1. You’re ignoring the actual question and instead trying to talk down the risk this happening, or assuming that some designer of a medical device wouldn’t make a mistake like that. “Shouldn’t” is not part of my question. That time is long past…mistakes have already been made and incorrectly source equipment is already installed.

          Unfortunately, we live in the real world of what is and what isn’t, not what should and shouldn’t be. We live in a world where sometimes your life does depend on a machine operating properly, and those machines are design by fallible humans. If you choose not to ignore my actual question, here it is again: if a person dies because FTDI bricked counterfeit hardware, did they deserve to die? And by extension, is this an acceptable cost to FTDI protecting their brand?

          If you still agree with FTDI, then you and I have different ideas regarding ethics in engineering. We don’t build bridges that activate a car-sized trapdoor if you didn’t pay the toll.

          1. I’m not answering your question because it’s a ridiculous strawman. Any of my scenarios are just as likely as yours, and in the end the onus is on the device manufacturer to ensure they are using the devices they specify, not on the part manufacturer to ensure compatibility with an unlicensed clone.

            It doesn’t matter that there are thousands of devices out there, again it’s not FTDI’s doing nor on their backs (ethically, morally, legally, whatever) to ensure these devices which they have not had any part of (literally!) continue to operate with their software. The onus is on the product designer and the end user together, *especially* when you want to play the “save a life” card.

            This isn’t about ethics in engineering, at least this time. Their bricking of devices went too far, IMO, but this strikes the right balance.

            Even better would be the idea that another commenter brought up of a device driver detecting a clone and providing a mechanism whereby a paid license could be purchased to “activate” the device driver’s use with the clone. I suspect, however, that this opens up a HUGE can of legal worms if something bad were to happen and a life were lost, as your example goes. In this case, FTDI probably does have some kind of culpability since money was exchanged and some level of operation or service expected. The real world *is* difficult, isn’t it?

          2. “The onus is on the product designer and the end user together” Ok wait, so you’re saying that my local hospital should pop the hood on their next batch of devices and try to see if any silkscreen looks dodgy? Or maybe even that as I’m brought into the ER pumping blood on the floor, I have to say “Hold up…” and drag myself over there with a screwdriver and ask to see their records of component sources?

            It’s disturbing to me that you skip past the actual event of injury/death and go right to whoever would be liable as your main concern.

          3. Come now, you’re not actually that thick are you?

            No, I’m not expecting the hospital to pop the lid and look. I *am* expecting the hospital to source their equipment from vendors who can prove full traceability of the parts in their devices, have the documentation showing the relevant industry design and assembly guidelines, function and verification testing and MTBF calculations have been performed and passed, and who are able to sell such medical equipment in the first place. I expect the hospital IT departments to absolutely and provably disable automatic software updates, and probably be on a completely air-gapped network to start with.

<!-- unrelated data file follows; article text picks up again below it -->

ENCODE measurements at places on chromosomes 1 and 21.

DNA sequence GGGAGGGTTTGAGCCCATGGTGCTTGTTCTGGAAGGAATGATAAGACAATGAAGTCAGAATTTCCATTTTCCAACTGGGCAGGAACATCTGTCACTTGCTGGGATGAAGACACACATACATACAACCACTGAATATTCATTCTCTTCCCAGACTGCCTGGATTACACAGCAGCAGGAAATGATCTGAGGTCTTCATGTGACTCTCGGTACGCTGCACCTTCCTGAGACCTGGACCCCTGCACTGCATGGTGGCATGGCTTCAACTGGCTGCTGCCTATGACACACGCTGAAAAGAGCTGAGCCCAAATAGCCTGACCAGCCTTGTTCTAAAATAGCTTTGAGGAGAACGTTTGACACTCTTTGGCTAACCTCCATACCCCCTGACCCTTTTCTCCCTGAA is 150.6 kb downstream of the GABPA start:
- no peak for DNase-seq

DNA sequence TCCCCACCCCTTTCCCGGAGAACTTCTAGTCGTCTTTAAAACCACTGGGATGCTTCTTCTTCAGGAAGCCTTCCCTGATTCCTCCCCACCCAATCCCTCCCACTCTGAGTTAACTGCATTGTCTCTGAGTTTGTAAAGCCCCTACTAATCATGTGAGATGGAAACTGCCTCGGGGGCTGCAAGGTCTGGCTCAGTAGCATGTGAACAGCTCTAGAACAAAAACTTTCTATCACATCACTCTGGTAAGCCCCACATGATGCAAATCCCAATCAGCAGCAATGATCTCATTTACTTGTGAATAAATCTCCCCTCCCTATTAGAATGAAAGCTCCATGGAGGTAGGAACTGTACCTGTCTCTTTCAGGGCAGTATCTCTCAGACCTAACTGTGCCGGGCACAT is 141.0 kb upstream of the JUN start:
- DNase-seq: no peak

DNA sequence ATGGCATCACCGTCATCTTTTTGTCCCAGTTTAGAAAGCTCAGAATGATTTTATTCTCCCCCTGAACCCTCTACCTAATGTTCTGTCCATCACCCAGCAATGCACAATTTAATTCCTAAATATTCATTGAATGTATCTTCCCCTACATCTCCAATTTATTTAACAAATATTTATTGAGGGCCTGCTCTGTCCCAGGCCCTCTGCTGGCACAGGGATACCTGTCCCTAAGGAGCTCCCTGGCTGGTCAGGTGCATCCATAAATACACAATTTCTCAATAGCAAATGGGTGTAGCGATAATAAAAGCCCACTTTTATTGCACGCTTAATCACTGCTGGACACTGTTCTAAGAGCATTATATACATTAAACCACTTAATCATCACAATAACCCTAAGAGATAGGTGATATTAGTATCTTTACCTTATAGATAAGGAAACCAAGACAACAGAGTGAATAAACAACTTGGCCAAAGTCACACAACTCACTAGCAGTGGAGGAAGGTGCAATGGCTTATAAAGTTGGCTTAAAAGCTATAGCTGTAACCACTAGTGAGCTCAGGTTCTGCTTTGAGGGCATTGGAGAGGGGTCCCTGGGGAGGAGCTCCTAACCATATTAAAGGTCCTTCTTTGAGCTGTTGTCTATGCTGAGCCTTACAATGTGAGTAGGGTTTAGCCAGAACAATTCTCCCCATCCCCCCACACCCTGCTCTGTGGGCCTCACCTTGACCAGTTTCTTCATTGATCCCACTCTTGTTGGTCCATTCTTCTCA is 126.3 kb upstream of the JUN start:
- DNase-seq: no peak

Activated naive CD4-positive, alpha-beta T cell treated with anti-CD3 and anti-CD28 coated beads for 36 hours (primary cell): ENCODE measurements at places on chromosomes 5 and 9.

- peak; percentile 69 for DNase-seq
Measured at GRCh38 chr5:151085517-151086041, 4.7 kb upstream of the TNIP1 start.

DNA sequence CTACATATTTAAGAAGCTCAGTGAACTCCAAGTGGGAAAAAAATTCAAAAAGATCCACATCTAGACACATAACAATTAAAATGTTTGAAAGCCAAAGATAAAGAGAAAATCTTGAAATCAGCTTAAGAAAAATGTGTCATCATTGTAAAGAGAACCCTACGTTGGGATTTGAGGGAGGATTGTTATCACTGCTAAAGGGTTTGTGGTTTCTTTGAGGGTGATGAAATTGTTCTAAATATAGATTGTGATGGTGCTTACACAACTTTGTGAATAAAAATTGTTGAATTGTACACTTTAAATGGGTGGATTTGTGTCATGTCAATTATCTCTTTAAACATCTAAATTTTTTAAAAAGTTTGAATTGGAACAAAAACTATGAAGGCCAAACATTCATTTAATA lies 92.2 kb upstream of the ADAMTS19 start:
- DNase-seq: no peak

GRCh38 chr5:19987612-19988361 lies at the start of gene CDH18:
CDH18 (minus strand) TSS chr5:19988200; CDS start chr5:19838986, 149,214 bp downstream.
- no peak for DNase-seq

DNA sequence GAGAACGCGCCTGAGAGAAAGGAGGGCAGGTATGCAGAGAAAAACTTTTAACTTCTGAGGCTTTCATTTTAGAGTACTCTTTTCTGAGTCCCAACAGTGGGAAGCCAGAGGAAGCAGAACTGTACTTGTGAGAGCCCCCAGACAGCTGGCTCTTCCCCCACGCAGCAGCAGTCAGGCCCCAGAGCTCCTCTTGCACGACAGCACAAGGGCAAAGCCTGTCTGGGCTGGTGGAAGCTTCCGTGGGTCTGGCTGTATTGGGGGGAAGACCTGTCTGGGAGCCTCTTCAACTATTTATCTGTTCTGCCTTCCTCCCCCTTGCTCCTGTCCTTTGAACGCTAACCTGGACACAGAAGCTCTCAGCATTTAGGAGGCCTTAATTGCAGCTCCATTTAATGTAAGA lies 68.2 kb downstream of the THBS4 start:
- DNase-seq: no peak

Stop trying to jump right to “what if someone dies” when there are eleventy-seven different hoops to jump through before your hypothetical device would get anywhere near a patient requiring its use to save his life! Your argument is simply invalid!

            You jump to a “possibility” that is so remote that it’s more of a worry to figure out what the equipment would do with a severe static discharge (which is part of the design and verification testing stages mentioned above). I skip past your scenario because on the list of possibilities, it doesn’t even register. I jump to the liability because that’s exactly what is preventing your scenario. Nobody wants their cock on the block should the hypothetical device get made with a clone chip, which is exactly why all that testing, documentation and locking-down goes on in the first place.

            Now you want to talk about non-medical implications? Perhaps the model rocket launcher kit someone might buy? We deal with these kinds of risks all the time. An automatic driver update killing access to a serial port (and causing unexpected text to spew out of a serial port) is unexpected, but so is a garbage character from ESD or perhaps a device which gets damaged due to static or an overvoltage or reverse-voltage condition.

            I think your argument is that this breakage is intentional, whereas the other scenarios are not. My argument is that FTDI is well within its rights, as unpleasant as they might be to people impacted because their favourite device has a clone chip in it. That’s a point where we will have to agree to disagree on, but your scenarios for loss of life are as arbitrary and manufactured as my Windows 8 activation screen at an inopportune moment one is.

          4. There’s a lot of people saying you should have coded round this garbage output. Sure, you might get a bit of garbage every now and then when you connect. But for many applications that’s ok – you just reset it and try again. Say it even has a horrific – 1 in 10 failure rate. It’s very unlikely you’ll need to retry more than 5-6 times.